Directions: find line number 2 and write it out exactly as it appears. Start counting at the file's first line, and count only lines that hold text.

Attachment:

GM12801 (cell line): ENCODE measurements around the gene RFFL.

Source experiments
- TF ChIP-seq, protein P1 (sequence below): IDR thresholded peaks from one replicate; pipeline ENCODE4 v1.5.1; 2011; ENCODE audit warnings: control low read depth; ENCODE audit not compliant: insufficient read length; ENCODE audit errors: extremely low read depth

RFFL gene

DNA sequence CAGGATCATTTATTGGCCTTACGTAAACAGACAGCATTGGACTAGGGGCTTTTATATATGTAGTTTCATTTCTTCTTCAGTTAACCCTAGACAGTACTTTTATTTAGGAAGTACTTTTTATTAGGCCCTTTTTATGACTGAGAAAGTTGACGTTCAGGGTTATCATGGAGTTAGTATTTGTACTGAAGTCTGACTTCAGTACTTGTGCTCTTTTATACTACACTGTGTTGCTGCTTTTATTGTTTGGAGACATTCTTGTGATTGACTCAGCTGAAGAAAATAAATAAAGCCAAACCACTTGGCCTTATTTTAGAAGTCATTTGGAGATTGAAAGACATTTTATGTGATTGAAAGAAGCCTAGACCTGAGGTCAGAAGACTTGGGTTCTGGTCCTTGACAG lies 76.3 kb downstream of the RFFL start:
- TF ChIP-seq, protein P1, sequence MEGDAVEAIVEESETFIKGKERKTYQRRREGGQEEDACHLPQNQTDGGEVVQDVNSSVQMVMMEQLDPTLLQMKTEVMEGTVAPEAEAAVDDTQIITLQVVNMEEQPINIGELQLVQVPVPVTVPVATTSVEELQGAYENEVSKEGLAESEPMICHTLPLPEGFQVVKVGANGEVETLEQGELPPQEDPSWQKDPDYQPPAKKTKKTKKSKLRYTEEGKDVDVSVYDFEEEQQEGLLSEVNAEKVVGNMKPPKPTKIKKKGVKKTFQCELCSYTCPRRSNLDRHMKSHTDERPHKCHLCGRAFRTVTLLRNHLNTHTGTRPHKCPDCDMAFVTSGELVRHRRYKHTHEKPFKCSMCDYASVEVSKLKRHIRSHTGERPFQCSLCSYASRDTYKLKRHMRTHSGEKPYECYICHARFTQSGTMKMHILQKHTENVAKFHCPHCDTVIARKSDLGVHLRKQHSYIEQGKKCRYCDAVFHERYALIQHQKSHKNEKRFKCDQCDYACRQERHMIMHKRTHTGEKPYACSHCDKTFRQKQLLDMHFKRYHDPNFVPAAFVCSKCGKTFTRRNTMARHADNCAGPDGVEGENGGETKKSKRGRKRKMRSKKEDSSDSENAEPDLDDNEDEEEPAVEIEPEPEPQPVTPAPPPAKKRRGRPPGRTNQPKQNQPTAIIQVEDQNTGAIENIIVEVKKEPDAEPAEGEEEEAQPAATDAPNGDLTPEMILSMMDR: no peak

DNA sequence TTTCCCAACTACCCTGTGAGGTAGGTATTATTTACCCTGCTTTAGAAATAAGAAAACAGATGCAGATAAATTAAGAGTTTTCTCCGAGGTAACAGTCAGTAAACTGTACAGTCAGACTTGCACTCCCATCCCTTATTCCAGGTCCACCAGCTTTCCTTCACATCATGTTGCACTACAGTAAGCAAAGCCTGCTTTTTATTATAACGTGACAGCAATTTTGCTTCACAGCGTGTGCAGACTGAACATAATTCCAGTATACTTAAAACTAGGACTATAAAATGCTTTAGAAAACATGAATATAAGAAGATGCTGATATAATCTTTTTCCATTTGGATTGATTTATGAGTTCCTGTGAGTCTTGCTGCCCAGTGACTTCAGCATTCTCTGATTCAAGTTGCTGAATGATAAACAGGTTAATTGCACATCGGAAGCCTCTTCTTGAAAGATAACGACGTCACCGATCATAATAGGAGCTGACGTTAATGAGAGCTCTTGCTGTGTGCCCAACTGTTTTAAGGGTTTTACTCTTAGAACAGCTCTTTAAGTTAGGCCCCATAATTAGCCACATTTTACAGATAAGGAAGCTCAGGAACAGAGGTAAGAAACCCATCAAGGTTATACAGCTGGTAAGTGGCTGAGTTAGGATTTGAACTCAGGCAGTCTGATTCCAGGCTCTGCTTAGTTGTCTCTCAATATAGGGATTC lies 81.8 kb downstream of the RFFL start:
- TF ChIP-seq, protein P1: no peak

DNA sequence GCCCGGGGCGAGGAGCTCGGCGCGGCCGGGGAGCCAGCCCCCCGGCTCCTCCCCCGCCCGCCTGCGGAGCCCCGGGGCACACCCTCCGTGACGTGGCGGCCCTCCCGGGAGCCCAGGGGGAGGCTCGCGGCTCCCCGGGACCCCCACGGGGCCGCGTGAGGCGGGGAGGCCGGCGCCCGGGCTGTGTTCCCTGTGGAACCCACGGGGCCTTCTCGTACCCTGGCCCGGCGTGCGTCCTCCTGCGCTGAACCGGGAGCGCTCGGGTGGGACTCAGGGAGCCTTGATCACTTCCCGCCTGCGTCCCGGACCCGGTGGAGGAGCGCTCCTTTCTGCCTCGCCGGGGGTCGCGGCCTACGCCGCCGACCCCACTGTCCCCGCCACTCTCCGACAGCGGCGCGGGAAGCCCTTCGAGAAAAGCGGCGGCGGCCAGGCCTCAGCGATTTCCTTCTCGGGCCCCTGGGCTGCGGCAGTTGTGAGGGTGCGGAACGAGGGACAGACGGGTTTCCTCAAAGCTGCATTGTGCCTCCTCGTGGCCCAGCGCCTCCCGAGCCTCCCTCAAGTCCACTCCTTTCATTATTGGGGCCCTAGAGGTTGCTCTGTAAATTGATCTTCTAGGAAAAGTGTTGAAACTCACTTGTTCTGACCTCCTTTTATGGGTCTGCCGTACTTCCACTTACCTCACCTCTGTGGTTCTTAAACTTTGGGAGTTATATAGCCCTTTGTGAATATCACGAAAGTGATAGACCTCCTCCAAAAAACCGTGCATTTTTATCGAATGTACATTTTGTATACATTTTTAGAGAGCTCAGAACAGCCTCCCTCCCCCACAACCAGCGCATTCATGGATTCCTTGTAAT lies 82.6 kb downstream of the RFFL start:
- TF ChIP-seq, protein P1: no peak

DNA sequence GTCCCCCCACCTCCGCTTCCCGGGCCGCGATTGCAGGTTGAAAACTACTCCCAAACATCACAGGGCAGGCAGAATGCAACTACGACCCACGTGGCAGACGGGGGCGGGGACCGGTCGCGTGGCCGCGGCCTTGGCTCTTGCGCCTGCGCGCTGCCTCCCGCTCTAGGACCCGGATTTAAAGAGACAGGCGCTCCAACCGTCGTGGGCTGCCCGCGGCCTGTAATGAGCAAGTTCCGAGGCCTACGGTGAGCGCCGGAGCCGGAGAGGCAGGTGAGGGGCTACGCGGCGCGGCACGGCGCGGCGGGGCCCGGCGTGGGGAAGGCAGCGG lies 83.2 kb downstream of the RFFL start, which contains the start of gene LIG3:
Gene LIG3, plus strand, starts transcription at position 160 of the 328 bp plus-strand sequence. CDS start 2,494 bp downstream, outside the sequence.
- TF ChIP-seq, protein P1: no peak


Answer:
Source experiments